One of the reptiles that moved into our yard fairly early in the evolution of our gardens was the gecko. The species living in and around our house is the introduced Mediterranean gecko, or warty gecko, although there are native Texas species in this area. Our geckos grow to about four inches and range in color from light tan with brown spots to charcoal color. The one pictured here is on the light side. These geckos are nocturnal and therefore extremely difficult to photograph, but this one happened to run up the side of the house in the early morning while I was watering. It would seem to be an easy solution to just capture one and then photograph it, but if they are handled, they cast off their tail. This is done to distract predators, and it certainly is distracting to see the separated tail wiggling away by itself. Geckos sometimes find their way into the house where they would probably die of dehydration, so we always catch them and put them back outside, usually with the loss of their tail. We also occasionally find the baby geckos caught in spider webs and this trauma produces the same result. The pictured gecko has a second-growth tail, which doesn't contain vertebrae, lacks the stripes, and has a different texture than the original.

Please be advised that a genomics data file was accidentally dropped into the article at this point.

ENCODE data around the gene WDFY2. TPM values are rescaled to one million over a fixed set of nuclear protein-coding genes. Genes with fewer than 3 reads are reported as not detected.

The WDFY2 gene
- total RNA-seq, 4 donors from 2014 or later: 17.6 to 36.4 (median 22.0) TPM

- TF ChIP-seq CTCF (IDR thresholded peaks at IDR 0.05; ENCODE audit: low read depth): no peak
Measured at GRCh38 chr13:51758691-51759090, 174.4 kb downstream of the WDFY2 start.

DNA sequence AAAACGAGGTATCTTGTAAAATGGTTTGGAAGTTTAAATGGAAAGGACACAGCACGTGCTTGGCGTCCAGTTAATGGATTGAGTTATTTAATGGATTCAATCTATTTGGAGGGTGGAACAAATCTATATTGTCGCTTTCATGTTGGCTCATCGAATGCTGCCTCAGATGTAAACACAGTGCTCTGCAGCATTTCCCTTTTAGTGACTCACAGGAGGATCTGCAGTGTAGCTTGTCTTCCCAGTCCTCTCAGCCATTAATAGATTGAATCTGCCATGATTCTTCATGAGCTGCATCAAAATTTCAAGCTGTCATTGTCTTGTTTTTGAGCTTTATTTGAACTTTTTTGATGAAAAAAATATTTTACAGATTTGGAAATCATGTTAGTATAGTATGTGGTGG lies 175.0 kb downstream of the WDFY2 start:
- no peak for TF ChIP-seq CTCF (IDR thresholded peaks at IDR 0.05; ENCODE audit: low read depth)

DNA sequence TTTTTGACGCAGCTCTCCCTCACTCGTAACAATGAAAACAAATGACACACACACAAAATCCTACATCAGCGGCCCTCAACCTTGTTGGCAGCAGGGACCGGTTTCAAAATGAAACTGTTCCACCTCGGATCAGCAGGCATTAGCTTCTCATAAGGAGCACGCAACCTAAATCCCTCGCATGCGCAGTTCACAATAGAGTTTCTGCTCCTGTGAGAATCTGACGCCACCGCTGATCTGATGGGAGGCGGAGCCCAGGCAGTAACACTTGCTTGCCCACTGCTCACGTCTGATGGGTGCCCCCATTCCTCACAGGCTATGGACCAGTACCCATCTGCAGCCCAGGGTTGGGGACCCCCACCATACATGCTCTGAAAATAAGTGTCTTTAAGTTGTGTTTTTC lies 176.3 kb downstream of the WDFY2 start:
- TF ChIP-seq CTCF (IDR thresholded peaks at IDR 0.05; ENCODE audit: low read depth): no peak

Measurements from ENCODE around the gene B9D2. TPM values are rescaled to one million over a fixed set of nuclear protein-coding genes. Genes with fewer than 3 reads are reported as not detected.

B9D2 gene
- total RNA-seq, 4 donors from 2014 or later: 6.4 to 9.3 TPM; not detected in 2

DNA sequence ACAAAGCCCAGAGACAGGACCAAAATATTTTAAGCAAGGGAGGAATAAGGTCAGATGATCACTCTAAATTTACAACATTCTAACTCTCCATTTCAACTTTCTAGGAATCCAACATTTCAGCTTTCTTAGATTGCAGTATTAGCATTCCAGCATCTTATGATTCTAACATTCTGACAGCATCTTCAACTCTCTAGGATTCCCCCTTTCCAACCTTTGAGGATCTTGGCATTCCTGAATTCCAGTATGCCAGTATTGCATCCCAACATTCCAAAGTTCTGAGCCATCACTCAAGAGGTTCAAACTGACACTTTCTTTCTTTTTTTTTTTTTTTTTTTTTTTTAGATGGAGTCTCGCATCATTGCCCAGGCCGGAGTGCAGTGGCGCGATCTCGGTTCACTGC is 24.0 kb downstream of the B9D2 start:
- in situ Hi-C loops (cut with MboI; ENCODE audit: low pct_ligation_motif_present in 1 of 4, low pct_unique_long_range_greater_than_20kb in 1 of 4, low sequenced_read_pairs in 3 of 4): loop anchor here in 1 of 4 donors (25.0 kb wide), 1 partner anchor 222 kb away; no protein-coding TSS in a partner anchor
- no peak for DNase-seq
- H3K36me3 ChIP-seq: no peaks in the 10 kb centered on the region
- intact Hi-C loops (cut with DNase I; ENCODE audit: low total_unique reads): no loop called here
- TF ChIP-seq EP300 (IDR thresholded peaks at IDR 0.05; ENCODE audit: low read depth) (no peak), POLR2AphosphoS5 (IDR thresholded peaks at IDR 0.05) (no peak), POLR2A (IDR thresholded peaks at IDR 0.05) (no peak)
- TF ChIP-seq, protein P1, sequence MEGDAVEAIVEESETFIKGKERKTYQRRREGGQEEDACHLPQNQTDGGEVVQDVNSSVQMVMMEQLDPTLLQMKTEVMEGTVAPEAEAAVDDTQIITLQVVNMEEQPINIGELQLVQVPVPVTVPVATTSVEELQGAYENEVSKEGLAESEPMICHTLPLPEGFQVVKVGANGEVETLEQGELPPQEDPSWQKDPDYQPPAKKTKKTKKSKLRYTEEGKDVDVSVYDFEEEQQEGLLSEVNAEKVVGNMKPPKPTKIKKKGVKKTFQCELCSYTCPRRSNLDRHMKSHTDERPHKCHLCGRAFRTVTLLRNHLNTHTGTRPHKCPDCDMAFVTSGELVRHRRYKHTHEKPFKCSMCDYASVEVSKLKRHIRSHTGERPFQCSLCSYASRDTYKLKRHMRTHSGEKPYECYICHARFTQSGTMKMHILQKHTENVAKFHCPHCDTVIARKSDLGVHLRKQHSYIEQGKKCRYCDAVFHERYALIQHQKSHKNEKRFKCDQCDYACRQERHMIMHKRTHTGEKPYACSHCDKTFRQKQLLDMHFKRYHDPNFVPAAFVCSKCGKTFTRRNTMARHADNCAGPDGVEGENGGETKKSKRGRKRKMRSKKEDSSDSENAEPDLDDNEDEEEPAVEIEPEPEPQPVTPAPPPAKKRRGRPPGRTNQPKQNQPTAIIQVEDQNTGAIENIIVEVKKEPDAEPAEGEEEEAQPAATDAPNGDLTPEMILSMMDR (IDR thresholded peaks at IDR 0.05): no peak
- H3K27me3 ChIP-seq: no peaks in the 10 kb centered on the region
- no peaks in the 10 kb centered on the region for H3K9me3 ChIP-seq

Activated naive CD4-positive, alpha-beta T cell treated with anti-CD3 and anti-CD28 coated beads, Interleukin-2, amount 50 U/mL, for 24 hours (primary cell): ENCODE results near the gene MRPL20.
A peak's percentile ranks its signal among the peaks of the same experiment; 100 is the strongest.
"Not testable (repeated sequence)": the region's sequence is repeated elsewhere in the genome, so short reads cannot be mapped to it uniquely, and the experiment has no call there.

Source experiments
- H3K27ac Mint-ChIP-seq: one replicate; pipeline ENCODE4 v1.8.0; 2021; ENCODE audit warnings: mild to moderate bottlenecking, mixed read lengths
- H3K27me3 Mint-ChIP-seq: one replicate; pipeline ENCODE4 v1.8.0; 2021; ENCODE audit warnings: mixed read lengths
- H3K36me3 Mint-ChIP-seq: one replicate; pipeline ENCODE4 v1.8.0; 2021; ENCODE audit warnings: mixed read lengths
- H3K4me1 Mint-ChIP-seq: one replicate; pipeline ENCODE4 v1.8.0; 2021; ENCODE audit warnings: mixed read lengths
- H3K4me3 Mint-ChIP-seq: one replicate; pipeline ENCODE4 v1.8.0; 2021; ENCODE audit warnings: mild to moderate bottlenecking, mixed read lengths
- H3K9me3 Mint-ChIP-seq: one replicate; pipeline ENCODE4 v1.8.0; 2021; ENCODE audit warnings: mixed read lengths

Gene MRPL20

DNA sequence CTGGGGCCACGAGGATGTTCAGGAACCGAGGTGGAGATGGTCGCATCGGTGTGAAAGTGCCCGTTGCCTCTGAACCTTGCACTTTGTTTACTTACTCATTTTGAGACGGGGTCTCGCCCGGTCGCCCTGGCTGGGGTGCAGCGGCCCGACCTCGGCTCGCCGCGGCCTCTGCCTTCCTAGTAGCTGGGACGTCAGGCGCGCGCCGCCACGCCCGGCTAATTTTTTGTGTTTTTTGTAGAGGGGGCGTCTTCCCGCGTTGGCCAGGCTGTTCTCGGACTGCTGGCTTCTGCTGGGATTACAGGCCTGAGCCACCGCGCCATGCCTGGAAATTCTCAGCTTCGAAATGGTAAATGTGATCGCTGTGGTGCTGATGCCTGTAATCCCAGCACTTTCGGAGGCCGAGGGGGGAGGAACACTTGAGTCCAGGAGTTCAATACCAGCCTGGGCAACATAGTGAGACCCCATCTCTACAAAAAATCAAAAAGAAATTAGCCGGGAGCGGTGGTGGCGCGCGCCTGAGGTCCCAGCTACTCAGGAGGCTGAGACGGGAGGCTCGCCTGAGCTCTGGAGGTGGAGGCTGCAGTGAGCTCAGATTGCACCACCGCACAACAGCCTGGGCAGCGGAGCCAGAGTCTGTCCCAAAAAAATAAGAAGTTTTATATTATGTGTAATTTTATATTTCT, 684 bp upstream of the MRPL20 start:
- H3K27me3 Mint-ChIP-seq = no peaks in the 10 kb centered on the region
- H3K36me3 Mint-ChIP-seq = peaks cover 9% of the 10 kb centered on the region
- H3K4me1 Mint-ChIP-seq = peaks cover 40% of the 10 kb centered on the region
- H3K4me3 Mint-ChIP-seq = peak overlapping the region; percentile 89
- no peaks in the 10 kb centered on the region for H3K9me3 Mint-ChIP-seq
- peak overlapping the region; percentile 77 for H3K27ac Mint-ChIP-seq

The only time we can safely handle a gecko is when it is still in its eggshell. Typical egg-laying locations in our yard include the dog's house, the garage, between rocks in the gardens, and under leaf litter. For a small lizard, the eggs are relatively large, being about ½ inch long. The female produces only a couple at a time, and they are sometimes visible beneath her translucent skin.